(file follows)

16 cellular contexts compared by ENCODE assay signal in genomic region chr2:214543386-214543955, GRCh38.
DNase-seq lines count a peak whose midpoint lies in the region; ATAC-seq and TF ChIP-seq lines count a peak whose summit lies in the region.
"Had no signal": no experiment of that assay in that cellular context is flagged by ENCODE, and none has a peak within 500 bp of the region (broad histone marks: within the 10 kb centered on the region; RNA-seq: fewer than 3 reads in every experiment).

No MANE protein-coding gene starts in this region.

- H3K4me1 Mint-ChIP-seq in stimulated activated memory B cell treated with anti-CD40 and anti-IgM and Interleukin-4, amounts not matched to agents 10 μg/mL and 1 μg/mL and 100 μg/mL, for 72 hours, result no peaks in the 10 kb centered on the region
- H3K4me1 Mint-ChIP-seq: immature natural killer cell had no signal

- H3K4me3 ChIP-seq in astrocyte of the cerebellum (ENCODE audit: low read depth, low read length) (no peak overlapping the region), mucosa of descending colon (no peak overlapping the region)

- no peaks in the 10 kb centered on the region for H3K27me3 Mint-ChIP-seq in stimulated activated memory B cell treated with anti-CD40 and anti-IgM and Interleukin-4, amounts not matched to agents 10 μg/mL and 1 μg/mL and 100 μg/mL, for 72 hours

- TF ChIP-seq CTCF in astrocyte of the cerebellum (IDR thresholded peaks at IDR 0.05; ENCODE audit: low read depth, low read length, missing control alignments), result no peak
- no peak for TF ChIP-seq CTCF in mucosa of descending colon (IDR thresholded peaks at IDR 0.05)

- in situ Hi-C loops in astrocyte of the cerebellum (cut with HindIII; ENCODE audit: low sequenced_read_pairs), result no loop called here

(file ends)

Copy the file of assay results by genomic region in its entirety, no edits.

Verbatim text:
16 cellular contexts compared by ENCODE assay signal in genomic region chr2:214543386-214543955, GRCh38.
DNase-seq lines count a peak whose midpoint lies in the region; ATAC-seq and TF ChIP-seq lines count a peak whose summit lies in the region.
"Had no signal": no experiment of that assay in that cellular context is flagged by ENCODE, and none has a peak within 500 bp of the region (broad histone marks: within the 10 kb centered on the region; RNA-seq: fewer than 3 reads in every experiment).

No MANE protein-coding gene starts in this region.

- H3K4me1 Mint-ChIP-seq in stimulated activated memory B cell treated with anti-CD40 and anti-IgM and Interleukin-4, amounts not matched to agents 10 μg/mL and 1 μg/mL and 100 μg/mL, for 72 hours, result no peaks in the 10 kb centered on the region
- H3K4me1 Mint-ChIP-seq: immature natural killer cell had no signal

- H3K4me3 ChIP-seq in astrocyte of the cerebellum (ENCODE audit: low read depth, low read length) (no peak overlapping the region), mucosa of descending colon (no peak overlapping the region)

- no peaks in the 10 kb centered on the region for H3K27me3 Mint-ChIP-seq in stimulated activated memory B cell treated with anti-CD40 and anti-IgM and Interleukin-4, amounts not matched to agents 10 μg/mL and 1 μg/mL and 100 μg/mL, for 72 hours

- TF ChIP-seq CTCF in astrocyte of the cerebellum (IDR thresholded peaks at IDR 0.05; ENCODE audit: low read depth, low read length, missing control alignments), result no peak
- no peak for TF ChIP-seq CTCF in mucosa of descending colon (IDR thresholded peaks at IDR 0.05)

- in situ Hi-C loops in astrocyte of the cerebellum (cut with HindIII; ENCODE audit: low sequenced_read_pairs), result no loop called here